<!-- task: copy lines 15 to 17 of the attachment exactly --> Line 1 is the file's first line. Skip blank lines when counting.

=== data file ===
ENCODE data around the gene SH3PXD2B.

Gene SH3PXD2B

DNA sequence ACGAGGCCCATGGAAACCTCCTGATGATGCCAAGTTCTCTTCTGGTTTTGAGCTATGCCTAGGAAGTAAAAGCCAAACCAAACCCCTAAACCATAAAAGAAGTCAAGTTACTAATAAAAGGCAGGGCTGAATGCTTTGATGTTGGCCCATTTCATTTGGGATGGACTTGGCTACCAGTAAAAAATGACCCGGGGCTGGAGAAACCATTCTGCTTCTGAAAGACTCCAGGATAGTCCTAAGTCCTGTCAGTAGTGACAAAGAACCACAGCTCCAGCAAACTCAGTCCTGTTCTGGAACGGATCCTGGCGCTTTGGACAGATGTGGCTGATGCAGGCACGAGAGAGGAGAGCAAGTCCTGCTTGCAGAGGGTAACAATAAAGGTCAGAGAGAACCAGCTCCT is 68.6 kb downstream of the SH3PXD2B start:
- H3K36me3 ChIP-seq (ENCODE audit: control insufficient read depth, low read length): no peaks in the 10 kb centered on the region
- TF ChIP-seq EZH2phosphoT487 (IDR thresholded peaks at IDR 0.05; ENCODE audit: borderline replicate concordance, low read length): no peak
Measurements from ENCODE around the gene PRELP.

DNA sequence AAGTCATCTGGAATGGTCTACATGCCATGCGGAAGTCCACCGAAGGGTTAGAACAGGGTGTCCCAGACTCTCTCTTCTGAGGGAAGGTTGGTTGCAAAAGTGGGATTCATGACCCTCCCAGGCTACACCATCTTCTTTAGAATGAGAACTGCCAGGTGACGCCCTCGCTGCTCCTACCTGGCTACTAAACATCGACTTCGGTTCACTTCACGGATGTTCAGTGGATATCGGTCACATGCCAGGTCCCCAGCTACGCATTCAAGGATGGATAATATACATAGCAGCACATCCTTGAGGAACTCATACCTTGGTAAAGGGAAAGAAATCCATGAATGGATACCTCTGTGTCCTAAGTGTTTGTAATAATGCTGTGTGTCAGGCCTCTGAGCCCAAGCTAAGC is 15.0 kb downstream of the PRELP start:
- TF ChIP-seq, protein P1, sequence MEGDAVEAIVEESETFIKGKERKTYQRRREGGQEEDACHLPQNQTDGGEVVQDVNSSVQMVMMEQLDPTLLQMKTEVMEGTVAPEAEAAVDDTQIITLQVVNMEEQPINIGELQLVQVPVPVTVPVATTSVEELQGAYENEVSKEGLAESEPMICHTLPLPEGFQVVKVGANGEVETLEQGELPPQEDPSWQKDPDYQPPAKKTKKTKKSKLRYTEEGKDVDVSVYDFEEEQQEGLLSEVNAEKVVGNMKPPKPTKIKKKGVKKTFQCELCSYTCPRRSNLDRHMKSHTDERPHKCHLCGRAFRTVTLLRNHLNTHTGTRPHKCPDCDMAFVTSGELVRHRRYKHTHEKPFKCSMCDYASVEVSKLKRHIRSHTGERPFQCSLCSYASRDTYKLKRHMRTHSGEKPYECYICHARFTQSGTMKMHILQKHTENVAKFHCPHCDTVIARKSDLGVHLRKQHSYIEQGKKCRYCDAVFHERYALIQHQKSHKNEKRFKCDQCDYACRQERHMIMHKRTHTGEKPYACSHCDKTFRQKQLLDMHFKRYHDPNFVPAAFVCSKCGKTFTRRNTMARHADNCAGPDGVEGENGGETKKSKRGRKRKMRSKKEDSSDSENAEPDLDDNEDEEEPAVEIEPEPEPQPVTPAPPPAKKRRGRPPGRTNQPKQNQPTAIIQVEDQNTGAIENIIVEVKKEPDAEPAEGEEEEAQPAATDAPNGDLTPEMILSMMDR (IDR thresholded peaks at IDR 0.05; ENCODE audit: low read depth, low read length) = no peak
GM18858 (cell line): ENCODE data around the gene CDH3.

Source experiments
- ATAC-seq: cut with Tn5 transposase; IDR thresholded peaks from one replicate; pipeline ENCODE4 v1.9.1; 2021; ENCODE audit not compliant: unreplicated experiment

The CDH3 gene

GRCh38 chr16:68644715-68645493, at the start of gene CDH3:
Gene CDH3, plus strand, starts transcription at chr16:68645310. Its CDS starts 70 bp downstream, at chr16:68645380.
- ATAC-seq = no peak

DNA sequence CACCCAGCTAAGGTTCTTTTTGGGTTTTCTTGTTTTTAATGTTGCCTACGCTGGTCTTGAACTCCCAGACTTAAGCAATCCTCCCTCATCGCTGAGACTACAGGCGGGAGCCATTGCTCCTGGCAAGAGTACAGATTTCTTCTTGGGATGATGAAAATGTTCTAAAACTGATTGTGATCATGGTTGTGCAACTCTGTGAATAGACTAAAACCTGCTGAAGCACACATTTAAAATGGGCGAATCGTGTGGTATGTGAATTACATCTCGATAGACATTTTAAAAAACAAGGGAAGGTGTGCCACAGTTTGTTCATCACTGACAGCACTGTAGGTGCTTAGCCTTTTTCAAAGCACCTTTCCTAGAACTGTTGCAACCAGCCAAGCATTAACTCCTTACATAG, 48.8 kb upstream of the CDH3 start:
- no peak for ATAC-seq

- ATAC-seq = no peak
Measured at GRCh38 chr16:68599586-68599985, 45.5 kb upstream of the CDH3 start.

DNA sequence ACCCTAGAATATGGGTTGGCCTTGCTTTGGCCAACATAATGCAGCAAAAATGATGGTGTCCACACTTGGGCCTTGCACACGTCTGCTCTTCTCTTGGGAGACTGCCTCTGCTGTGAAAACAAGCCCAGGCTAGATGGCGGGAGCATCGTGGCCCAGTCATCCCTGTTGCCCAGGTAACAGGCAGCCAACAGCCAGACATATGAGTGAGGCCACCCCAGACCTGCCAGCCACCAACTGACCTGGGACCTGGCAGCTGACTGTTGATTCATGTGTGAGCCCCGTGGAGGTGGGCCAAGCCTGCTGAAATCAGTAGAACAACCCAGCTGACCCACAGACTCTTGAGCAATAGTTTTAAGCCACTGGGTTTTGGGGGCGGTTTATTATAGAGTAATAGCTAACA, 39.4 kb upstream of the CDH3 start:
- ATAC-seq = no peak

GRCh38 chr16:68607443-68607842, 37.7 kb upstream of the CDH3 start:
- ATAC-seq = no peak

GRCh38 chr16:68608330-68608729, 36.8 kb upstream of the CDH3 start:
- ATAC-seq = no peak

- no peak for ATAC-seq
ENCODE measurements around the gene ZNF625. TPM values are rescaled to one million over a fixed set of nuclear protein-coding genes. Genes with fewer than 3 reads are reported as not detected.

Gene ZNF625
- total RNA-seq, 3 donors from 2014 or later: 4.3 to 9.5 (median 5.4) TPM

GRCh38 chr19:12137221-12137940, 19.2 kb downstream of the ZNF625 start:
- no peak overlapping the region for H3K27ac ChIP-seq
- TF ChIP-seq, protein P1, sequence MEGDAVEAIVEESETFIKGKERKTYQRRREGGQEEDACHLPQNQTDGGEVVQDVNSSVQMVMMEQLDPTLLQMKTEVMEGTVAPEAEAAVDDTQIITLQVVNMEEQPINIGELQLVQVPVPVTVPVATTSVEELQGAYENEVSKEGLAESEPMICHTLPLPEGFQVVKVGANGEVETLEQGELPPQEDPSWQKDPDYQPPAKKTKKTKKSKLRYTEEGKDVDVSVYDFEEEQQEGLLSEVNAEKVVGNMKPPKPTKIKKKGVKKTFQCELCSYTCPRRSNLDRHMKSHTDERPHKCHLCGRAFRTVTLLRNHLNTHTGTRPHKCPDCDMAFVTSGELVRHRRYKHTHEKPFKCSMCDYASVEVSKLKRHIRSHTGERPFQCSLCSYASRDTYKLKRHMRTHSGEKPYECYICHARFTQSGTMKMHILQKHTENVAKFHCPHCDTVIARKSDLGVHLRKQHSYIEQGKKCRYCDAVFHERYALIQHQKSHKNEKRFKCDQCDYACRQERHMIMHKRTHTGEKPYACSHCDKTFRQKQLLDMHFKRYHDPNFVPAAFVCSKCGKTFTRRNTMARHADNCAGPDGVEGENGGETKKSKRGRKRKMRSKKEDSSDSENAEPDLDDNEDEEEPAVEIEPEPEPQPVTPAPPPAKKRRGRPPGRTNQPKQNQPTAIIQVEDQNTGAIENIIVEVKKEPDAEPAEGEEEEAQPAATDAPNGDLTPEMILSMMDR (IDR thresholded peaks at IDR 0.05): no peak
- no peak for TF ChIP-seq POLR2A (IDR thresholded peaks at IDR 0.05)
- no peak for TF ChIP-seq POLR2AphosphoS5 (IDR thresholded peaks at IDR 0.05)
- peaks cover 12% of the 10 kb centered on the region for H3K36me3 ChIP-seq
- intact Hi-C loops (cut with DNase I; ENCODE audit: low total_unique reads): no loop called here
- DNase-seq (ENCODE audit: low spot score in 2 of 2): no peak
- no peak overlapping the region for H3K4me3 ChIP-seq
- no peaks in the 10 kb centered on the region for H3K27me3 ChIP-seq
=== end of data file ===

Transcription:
- ATAC-seq = no peak

DNA sequence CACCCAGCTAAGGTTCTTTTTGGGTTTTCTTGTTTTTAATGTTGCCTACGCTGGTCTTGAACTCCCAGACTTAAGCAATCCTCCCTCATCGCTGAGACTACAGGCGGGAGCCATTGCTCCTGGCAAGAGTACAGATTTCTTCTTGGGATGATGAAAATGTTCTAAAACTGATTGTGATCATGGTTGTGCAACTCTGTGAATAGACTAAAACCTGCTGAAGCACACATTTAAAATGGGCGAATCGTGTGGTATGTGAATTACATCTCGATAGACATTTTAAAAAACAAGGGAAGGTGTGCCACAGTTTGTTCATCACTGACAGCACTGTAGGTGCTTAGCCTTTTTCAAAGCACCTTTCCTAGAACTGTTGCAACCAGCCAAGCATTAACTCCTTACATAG, 48.8 kb upstream of the CDH3 start:
- no peak for ATAC-seq